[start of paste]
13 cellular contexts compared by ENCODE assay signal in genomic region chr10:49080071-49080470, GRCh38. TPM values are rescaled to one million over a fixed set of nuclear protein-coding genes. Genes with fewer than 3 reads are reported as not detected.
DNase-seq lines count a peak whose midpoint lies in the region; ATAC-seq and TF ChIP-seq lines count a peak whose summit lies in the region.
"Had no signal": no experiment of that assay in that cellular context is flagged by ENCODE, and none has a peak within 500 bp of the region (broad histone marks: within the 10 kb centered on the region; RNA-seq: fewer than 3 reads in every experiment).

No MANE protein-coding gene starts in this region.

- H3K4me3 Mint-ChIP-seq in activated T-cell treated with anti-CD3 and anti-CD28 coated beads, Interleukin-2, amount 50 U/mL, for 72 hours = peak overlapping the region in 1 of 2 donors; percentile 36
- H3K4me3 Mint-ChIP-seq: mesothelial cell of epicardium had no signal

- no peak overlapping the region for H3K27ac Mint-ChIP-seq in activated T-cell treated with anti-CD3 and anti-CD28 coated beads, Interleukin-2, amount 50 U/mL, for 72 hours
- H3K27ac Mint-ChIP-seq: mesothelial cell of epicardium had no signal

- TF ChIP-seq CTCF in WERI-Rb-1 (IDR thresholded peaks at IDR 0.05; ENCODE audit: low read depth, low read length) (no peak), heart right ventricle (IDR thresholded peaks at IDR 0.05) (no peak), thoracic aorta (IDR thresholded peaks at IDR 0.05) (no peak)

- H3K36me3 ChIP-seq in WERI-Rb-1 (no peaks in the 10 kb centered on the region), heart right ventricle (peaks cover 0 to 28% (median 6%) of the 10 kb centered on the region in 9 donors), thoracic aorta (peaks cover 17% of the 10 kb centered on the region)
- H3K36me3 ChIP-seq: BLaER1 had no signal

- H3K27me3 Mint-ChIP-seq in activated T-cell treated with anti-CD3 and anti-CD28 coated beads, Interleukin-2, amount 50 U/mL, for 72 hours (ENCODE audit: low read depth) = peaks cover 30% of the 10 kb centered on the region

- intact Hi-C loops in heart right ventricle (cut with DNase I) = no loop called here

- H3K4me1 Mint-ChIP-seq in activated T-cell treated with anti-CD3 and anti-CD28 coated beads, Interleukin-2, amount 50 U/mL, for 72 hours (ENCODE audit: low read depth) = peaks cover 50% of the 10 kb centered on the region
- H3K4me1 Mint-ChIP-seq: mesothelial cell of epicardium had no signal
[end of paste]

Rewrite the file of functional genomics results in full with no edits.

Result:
13 cellular contexts compared by ENCODE assay signal in genomic region chr10:49080071-49080470, GRCh38. TPM values are rescaled to one million over a fixed set of nuclear protein-coding genes. Genes with fewer than 3 reads are reported as not detected.
DNase-seq lines count a peak whose midpoint lies in the region; ATAC-seq and TF ChIP-seq lines count a peak whose summit lies in the region.
"Had no signal": no experiment of that assay in that cellular context is flagged by ENCODE, and none has a peak within 500 bp of the region (broad histone marks: within the 10 kb centered on the region; RNA-seq: fewer than 3 reads in every experiment).

No MANE protein-coding gene starts in this region.

- H3K4me3 Mint-ChIP-seq in activated T-cell treated with anti-CD3 and anti-CD28 coated beads, Interleukin-2, amount 50 U/mL, for 72 hours = peak overlapping the region in 1 of 2 donors; percentile 36
- H3K4me3 Mint-ChIP-seq: mesothelial cell of epicardium had no signal

- no peak overlapping the region for H3K27ac Mint-ChIP-seq in activated T-cell treated with anti-CD3 and anti-CD28 coated beads, Interleukin-2, amount 50 U/mL, for 72 hours
- H3K27ac Mint-ChIP-seq: mesothelial cell of epicardium had no signal

- TF ChIP-seq CTCF in WERI-Rb-1 (IDR thresholded peaks at IDR 0.05; ENCODE audit: low read depth, low read length) (no peak), heart right ventricle (IDR thresholded peaks at IDR 0.05) (no peak), thoracic aorta (IDR thresholded peaks at IDR 0.05) (no peak)

- H3K36me3 ChIP-seq in WERI-Rb-1 (no peaks in the 10 kb centered on the region), heart right ventricle (peaks cover 0 to 28% (median 6%) of the 10 kb centered on the region in 9 donors), thoracic aorta (peaks cover 17% of the 10 kb centered on the region)
- H3K36me3 ChIP-seq: BLaER1 had no signal

- H3K27me3 Mint-ChIP-seq in activated T-cell treated with anti-CD3 and anti-CD28 coated beads, Interleukin-2, amount 50 U/mL, for 72 hours (ENCODE audit: low read depth) = peaks cover 30% of the 10 kb centered on the region

- intact Hi-C loops in heart right ventricle (cut with DNase I) = no loop called here

- H3K4me1 Mint-ChIP-seq in activated T-cell treated with anti-CD3 and anti-CD28 coated beads, Interleukin-2, amount 50 U/mL, for 72 hours (ENCODE audit: low read depth) = peaks cover 50% of the 10 kb centered on the region
- H3K4me1 Mint-ChIP-seq: mesothelial cell of epicardium had no signal